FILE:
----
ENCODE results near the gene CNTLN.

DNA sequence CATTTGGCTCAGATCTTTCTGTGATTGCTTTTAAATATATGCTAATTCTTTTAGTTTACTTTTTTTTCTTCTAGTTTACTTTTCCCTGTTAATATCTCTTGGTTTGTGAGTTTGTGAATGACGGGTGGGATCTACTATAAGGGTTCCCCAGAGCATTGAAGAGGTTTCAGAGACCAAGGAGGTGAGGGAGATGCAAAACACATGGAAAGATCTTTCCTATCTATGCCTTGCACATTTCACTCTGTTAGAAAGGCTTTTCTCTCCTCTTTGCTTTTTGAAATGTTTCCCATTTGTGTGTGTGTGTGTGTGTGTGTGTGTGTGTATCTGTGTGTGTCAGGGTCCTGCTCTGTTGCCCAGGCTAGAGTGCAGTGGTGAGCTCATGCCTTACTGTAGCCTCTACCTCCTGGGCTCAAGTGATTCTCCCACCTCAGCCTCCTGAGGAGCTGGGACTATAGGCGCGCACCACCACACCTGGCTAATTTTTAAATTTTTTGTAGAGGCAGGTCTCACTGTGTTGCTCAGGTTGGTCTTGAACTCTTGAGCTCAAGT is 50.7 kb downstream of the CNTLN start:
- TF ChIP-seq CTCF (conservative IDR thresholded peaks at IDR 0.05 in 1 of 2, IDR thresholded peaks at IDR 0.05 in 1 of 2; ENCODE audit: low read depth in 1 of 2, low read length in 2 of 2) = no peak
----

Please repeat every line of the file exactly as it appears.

ENCODE results near the gene CNTLN.

DNA sequence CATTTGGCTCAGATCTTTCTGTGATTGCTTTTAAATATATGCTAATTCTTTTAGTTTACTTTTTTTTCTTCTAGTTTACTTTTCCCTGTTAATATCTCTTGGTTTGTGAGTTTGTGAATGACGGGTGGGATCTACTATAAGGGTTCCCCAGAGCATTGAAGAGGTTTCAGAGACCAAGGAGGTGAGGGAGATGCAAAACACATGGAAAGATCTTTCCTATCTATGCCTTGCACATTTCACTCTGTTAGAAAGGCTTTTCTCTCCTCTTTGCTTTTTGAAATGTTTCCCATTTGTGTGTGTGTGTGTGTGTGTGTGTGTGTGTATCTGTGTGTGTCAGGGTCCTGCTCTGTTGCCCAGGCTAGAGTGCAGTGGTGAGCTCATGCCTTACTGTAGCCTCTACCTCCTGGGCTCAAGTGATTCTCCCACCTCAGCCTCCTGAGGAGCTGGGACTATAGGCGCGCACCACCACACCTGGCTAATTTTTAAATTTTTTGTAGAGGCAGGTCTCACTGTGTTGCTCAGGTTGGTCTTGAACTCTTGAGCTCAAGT is 50.7 kb downstream of the CNTLN start:
- TF ChIP-seq CTCF (conservative IDR thresholded peaks at IDR 0.05 in 1 of 2, IDR thresholded peaks at IDR 0.05 in 1 of 2; ENCODE audit: low read depth in 1 of 2, low read length in 2 of 2) = no peak